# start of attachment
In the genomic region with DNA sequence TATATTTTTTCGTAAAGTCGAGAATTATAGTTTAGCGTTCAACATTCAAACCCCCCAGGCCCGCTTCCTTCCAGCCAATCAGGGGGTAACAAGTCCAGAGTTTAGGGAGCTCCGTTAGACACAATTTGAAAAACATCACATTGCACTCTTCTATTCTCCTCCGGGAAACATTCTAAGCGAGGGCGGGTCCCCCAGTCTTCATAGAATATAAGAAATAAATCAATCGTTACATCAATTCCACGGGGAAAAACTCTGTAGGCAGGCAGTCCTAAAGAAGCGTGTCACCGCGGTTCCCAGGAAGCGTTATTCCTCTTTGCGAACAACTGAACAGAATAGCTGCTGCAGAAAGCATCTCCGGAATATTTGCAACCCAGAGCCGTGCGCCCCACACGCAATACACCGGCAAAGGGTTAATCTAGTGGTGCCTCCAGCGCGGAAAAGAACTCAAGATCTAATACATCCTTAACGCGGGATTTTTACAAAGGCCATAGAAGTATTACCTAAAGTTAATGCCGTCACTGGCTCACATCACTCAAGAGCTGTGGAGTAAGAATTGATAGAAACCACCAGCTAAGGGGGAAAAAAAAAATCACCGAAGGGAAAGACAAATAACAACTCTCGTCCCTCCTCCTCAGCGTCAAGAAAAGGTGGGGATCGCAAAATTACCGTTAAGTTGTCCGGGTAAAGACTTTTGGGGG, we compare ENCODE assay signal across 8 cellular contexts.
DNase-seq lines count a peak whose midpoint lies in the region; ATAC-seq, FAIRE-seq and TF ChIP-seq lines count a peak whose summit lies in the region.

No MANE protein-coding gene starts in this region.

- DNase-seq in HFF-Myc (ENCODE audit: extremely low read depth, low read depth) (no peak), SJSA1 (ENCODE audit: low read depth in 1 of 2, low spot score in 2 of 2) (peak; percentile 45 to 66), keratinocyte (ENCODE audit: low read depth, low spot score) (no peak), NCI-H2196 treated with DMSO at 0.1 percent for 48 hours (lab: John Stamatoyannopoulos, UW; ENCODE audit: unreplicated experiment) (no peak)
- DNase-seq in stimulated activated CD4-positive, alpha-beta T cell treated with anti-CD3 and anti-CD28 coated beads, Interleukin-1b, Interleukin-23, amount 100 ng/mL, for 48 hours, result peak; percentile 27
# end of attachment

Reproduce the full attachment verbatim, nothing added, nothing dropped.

In the genomic region with DNA sequence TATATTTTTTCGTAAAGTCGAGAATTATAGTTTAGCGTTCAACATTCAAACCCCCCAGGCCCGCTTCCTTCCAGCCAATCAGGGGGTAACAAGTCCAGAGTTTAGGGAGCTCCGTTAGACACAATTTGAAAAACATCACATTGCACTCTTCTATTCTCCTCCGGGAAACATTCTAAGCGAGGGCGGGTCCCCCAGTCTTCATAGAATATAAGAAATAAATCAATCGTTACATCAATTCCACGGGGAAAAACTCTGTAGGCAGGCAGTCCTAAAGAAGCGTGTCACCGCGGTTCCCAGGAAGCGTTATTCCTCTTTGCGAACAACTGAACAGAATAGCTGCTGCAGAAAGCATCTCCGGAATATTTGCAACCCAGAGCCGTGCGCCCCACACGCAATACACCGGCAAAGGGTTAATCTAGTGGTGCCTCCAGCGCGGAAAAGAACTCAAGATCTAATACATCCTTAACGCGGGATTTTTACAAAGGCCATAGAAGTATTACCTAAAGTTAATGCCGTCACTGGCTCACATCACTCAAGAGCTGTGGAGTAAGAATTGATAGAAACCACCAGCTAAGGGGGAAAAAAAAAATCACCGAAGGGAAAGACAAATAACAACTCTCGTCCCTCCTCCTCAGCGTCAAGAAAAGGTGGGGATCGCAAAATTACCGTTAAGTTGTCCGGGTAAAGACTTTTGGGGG, we compare ENCODE assay signal across 8 cellular contexts.
DNase-seq lines count a peak whose midpoint lies in the region; ATAC-seq, FAIRE-seq and TF ChIP-seq lines count a peak whose summit lies in the region.

No MANE protein-coding gene starts in this region.

- DNase-seq in HFF-Myc (ENCODE audit: extremely low read depth, low read depth) (no peak), SJSA1 (ENCODE audit: low read depth in 1 of 2, low spot score in 2 of 2) (peak; percentile 45 to 66), keratinocyte (ENCODE audit: low read depth, low spot score) (no peak), NCI-H2196 treated with DMSO at 0.1 percent for 48 hours (lab: John Stamatoyannopoulos, UW; ENCODE audit: unreplicated experiment) (no peak)
- DNase-seq in stimulated activated CD4-positive, alpha-beta T cell treated with anti-CD3 and anti-CD28 coated beads, Interleukin-1b, Interleukin-23, amount 100 ng/mL, for 48 hours, result peak; percentile 27